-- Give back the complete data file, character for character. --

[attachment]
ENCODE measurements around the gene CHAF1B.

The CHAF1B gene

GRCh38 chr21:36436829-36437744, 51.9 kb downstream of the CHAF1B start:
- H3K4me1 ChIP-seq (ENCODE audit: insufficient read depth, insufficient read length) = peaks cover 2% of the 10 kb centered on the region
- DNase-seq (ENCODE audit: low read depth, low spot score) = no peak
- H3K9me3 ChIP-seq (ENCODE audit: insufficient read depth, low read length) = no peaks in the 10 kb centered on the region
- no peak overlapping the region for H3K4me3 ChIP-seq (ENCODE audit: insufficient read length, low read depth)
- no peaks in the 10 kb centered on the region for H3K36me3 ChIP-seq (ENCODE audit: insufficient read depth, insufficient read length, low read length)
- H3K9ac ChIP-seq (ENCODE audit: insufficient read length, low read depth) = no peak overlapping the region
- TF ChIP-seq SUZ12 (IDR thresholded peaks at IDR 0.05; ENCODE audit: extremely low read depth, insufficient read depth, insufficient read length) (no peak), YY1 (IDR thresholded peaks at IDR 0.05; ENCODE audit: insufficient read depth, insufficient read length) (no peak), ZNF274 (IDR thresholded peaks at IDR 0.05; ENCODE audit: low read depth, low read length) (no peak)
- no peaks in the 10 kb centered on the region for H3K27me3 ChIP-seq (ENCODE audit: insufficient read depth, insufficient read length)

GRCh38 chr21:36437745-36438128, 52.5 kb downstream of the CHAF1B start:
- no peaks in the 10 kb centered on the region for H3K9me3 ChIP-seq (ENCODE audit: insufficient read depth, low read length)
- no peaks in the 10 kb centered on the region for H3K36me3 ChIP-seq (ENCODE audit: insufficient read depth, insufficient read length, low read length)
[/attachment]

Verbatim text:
ENCODE measurements around the gene CHAF1B.

The CHAF1B gene

GRCh38 chr21:36436829-36437744, 51.9 kb downstream of the CHAF1B start:
- H3K4me1 ChIP-seq (ENCODE audit: insufficient read depth, insufficient read length) = peaks cover 2% of the 10 kb centered on the region
- DNase-seq (ENCODE audit: low read depth, low spot score) = no peak
- H3K9me3 ChIP-seq (ENCODE audit: insufficient read depth, low read length) = no peaks in the 10 kb centered on the region
- no peak overlapping the region for H3K4me3 ChIP-seq (ENCODE audit: insufficient read length, low read depth)
- no peaks in the 10 kb centered on the region for H3K36me3 ChIP-seq (ENCODE audit: insufficient read depth, insufficient read length, low read length)
- H3K9ac ChIP-seq (ENCODE audit: insufficient read length, low read depth) = no peak overlapping the region
- TF ChIP-seq SUZ12 (IDR thresholded peaks at IDR 0.05; ENCODE audit: extremely low read depth, insufficient read depth, insufficient read length) (no peak), YY1 (IDR thresholded peaks at IDR 0.05; ENCODE audit: insufficient read depth, insufficient read length) (no peak), ZNF274 (IDR thresholded peaks at IDR 0.05; ENCODE audit: low read depth, low read length) (no peak)
- no peaks in the 10 kb centered on the region for H3K27me3 ChIP-seq (ENCODE audit: insufficient read depth, insufficient read length)

GRCh38 chr21:36437745-36438128, 52.5 kb downstream of the CHAF1B start:
- no peaks in the 10 kb centered on the region for H3K9me3 ChIP-seq (ENCODE audit: insufficient read depth, low read length)
- no peaks in the 10 kb centered on the region for H3K36me3 ChIP-seq (ENCODE audit: insufficient read depth, insufficient read length, low read length)